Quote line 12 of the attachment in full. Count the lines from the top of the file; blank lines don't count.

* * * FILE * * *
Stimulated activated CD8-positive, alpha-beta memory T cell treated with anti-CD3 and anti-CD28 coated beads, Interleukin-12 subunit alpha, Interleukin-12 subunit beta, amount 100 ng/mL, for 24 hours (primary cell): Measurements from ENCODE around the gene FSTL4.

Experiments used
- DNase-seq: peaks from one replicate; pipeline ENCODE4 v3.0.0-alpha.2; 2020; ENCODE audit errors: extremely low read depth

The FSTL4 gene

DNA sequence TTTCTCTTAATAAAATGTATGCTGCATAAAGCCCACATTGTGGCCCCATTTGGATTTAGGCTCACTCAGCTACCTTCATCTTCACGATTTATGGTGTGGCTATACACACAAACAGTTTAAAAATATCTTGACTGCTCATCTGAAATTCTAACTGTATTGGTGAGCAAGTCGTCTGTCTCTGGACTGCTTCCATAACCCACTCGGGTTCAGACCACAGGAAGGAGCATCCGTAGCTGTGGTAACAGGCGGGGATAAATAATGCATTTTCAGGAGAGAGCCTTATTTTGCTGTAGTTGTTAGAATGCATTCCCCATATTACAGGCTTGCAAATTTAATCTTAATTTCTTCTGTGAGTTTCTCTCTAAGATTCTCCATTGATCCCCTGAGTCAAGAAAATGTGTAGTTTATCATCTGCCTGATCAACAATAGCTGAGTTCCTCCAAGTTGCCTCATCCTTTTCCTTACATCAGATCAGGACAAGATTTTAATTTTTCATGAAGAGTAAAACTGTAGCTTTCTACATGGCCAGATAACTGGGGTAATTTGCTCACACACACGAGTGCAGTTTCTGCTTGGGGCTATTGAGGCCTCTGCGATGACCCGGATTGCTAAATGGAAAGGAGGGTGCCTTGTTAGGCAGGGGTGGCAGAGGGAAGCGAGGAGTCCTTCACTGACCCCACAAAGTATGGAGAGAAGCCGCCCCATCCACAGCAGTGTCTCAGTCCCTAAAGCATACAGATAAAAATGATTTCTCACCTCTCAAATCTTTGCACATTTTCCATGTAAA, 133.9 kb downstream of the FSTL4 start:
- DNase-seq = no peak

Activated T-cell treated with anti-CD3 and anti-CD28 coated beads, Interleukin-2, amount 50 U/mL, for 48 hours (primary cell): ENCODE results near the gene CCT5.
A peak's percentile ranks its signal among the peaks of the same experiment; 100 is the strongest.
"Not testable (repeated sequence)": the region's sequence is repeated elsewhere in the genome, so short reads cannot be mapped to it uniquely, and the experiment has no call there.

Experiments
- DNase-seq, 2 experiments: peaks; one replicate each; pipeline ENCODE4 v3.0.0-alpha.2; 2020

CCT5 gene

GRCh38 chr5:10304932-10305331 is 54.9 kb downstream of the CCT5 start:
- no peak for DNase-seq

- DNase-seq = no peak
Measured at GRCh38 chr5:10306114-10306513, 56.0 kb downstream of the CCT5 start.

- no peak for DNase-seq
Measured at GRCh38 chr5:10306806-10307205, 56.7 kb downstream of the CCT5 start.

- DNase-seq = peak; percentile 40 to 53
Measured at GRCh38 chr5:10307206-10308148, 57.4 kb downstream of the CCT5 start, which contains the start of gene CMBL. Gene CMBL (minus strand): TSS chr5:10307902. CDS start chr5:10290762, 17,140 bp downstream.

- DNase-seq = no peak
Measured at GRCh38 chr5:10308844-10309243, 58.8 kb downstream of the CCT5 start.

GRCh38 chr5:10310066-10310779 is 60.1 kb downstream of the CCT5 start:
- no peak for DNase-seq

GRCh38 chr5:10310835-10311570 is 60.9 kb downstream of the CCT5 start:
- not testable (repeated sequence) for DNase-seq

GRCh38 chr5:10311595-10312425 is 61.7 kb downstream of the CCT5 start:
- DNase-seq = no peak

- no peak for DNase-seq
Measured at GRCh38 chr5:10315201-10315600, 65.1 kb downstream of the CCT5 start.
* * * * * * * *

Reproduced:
CCT5 gene